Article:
There are going to be a lot of confused tourists at the Crazy Horse Memorial in South Dakota this November 14th. The giant statue being carved out of a mountain will be illuminated blue, but chances are many visitors won’t know the reason why.
In baseball, when New York Mets third baseman David Wright starts swinging a pink bat for a game, most people can guess the reason. If a celebrity decides to adorn his classic black tux with a small pin of a red ribbon, everyone knows what he’s supporting. But if you painted your face blue tomorrow, few people would guess it has anything to do with World Diabetes Day. Few people would even be able to tell you that November is National Diabetes Awareness Month.
Breast cancer and AIDS are devastating, and the more awareness and research funding raised to fight these two diseases, the better. Yet diabetes’ impact in the U.S. dwarfs the impact of these two diseases combined. According to CDC statistics, some 1.15 million people in the U.S. have HIV, and roughly 210,000 women and men are diagnosed with breast cancer annually. Sobering statistics, but some 25.8 million Americans have Type 1 or Type 2 diabetes. That’s more than 8% of the population, and 7 million people in the U.S. go undiagnosed. Depending on which figures you go by, some 10% to 20% of the health dollars in the U.S. are spent to treat diabetes or diabetes-related complications. With such sobering figures, why isn’t the world painted blue for November?
There are a number of reasons to consider, say stakeholders in the diabetes community. Janice Baker, a certified diabetes educator with Bakernutrition.com, suggests the commonness of diabetes might work against efforts to raise awareness; it becomes an everyday occurrence, she says.
Many people may have diabetes, but a good percentage of that population don’t want to talk about it, she says. Type 2 diabetes, the most prevalent form, is still considered by many to be a condition that people “get” exclusively because of their lifestyle choices. Even many doctors don’t fully take into account the complex role genetics may play, she says.
“There’s a lot of people who feel shame and guilt because even their healthcare providers are blaming them,” Baker says.
Another possible factor for the lack of attention could be that uncontrolled diabetes isn’t always as swift and dramatic in how it kills people, says Gary Scheiner, a certified diabetes educator with Integrated Diabetes Services and a person with diabetes.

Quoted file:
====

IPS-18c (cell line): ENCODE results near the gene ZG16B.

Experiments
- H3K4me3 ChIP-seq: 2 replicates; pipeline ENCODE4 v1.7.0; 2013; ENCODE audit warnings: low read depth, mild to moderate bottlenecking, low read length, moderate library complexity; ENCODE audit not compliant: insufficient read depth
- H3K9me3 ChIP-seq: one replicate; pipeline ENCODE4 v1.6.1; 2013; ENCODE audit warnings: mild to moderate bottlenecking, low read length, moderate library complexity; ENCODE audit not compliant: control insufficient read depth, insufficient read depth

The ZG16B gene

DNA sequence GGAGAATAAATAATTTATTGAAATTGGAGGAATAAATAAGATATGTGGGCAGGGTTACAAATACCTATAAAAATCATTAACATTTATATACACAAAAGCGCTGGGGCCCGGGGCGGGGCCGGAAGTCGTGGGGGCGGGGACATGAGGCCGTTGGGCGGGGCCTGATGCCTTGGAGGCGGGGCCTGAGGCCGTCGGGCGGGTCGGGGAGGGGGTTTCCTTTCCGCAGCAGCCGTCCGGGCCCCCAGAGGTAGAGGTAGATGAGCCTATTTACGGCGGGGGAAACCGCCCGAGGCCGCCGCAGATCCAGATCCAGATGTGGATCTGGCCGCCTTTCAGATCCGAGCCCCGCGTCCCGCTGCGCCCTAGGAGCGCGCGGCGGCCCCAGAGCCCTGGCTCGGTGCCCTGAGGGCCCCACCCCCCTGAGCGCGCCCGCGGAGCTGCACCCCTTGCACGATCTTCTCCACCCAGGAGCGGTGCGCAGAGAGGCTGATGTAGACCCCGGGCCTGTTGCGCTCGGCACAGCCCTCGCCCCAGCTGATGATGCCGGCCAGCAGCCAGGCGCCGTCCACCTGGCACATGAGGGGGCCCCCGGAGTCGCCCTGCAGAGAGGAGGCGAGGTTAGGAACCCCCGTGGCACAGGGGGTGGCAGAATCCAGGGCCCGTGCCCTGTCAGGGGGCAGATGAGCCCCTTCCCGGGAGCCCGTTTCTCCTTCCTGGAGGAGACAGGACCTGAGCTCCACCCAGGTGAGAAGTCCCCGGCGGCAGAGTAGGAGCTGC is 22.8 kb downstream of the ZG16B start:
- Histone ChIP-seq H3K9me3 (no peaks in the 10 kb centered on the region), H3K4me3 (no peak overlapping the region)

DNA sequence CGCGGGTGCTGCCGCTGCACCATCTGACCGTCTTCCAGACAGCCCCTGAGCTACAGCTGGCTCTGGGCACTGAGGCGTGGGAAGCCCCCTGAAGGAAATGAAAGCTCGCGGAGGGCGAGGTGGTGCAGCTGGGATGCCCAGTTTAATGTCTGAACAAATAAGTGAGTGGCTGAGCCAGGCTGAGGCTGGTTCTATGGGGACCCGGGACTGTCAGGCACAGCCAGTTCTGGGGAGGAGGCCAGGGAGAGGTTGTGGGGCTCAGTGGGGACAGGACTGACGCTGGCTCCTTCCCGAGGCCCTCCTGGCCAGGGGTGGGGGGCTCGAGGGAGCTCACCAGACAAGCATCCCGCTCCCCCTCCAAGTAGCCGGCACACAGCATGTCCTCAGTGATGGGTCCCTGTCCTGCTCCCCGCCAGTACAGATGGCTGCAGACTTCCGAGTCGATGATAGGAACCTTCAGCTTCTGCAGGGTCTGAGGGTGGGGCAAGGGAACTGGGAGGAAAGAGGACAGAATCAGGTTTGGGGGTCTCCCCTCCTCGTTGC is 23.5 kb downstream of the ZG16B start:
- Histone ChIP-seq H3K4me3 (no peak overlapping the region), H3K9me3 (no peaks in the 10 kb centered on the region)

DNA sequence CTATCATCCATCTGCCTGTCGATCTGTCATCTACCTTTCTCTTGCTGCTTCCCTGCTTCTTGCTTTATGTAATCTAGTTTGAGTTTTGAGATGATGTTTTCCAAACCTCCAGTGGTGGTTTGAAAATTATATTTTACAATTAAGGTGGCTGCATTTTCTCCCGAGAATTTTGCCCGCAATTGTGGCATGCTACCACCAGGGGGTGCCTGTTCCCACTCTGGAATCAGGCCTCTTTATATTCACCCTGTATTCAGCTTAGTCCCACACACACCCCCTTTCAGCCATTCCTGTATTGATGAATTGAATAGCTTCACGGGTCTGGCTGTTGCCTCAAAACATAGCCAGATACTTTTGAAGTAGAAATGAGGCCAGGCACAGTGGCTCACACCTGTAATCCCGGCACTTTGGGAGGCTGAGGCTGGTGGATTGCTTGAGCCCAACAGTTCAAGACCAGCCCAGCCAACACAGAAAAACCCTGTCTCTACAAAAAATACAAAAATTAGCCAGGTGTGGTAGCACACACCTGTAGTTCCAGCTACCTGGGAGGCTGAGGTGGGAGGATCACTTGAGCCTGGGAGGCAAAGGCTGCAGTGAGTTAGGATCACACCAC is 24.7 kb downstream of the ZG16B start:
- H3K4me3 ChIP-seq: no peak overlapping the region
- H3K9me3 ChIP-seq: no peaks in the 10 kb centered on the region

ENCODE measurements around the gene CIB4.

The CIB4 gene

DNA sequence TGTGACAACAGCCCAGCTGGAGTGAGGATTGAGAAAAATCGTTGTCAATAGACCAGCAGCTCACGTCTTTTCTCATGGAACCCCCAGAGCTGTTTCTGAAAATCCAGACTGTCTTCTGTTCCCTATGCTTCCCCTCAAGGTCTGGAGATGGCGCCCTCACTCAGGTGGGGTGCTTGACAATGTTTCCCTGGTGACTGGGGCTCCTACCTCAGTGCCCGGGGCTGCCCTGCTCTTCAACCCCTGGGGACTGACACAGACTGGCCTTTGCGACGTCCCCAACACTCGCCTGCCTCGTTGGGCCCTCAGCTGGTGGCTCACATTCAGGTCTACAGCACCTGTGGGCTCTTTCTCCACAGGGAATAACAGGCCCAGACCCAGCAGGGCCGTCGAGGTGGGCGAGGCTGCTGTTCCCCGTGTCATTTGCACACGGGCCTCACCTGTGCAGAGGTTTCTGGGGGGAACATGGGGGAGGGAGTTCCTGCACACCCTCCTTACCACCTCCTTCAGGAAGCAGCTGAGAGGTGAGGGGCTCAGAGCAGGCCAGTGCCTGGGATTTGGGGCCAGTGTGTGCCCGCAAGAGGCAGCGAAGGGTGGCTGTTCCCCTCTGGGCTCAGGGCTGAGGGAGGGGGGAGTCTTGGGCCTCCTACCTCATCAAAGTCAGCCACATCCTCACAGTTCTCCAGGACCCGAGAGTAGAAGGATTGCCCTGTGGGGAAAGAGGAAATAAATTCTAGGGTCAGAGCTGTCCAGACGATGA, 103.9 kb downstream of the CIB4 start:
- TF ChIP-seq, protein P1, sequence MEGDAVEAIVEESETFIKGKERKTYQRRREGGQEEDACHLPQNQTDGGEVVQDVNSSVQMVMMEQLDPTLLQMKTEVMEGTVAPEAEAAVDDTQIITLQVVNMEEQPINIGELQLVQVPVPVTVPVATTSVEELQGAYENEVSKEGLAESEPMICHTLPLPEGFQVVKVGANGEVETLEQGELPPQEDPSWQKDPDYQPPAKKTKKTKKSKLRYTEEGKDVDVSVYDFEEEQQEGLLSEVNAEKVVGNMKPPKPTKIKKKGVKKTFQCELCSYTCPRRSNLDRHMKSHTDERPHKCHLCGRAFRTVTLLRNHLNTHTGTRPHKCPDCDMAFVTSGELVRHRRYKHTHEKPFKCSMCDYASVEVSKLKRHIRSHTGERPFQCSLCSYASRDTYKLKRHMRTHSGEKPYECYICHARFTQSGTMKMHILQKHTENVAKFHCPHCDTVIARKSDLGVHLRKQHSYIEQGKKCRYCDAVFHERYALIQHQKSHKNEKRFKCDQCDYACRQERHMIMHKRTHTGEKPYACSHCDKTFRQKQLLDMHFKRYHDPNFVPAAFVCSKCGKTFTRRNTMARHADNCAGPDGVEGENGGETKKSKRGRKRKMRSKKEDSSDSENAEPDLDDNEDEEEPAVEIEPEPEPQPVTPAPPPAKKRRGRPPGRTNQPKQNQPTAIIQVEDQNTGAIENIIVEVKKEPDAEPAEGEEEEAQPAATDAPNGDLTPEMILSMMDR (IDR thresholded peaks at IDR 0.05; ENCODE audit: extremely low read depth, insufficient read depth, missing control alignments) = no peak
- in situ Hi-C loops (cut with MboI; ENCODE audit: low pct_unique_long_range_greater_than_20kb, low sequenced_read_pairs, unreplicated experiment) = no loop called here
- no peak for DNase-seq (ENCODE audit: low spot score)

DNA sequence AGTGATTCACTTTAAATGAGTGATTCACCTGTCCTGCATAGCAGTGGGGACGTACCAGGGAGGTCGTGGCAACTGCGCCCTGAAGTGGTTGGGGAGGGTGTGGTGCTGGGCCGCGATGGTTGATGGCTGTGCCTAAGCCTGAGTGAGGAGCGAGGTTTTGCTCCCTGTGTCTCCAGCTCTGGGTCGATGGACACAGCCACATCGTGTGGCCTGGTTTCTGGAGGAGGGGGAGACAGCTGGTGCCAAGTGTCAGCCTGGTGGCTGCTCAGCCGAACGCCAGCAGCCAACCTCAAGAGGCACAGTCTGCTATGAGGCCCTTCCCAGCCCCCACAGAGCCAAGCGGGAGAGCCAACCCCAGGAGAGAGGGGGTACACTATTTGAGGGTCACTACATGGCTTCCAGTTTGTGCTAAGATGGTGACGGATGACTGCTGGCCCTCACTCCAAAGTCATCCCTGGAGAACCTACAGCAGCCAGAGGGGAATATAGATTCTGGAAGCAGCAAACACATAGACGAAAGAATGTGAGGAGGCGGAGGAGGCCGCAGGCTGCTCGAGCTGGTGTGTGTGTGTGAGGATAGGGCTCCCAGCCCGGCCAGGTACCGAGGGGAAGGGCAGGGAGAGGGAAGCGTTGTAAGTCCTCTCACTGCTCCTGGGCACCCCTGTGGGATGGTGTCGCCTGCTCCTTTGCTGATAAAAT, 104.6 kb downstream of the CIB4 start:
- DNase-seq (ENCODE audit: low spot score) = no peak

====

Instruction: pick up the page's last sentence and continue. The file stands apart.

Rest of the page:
“[Diabetes] doesn’t present an immediate threat to one’s life, the way cancer and heart disease and AIDS often do,” Scheiner says. “Diabetes is a slow killer, and slow killers don’t make headlines like an axe murderer.”
There’s a need to sound the alarm about the devastating health implications of uncontrolled diabetes, says Hope Warshaw, a certified diabetes educator and author of Diabetes Meal Planning Made Easy. Unfortunately, it’s considered a “ho-hum” disease, which makes it difficult to generate a sense of urgency, she says.
“We haven’t created the ‘Oh my god’, the move to action, the ‘Act now,’” Warshaw says.
Noted diabetes researcher and endocrinologist Dr. Claresa Levetan believes diabetes awareness efforts have a branding problem. Two decades ago, Dr. Levetan was part of the initial effort to raise diabetes awareness in the eighties. She took part in meetings that first convinced U.S. lawmakers to allow the Medicare and Medicaid programs to reimburse for diabetes testing supplies. Even then, she says she found that some diabetes researchers and policymakers were resistant to suggestions to raise awareness of diabetes with slogans and symbols. The branding effort was further hampered by disagreements on tactics over the years, she says.
“I think it takes a lot of unified voices and we have a lot of disparate voices. We have a lot of confusion. We have a lot of people vying for their own agenda,” Dr. Levetan says.
Whatever the cause, all agree more could be done to raise awareness of the need to diagnose and treat diabetes, especially as cases of Type 2 diabetes skyrocket in the U.S. and in countries like India and China. No one dies from well-controlled diabetes, the slogan goes, but many die from badly-controlled diabetes.
There now may be a window of opportunity. First Lady Michelle Obama has staked her legacy to efforts to combat obesity. And recently, the universally-revered actor Tom Hanks publicly shared his Type 2 diagnosis. If National Diabetes Awareness Month is ever going to gain traction, this might be the time to make blue the new pink.
The team at Insulin Nation and Type 2 Nation want to hear your suggestions on how to get National Diabetes Awareness Month the attention it deserves. Throughout the year, we’ll be brainstorming how to make World Diabetes Day a more memorable occasion. How do you want to celebrate next November 14th, 2014? Share your thoughts with us via Facebook, Google+ and Twitter.
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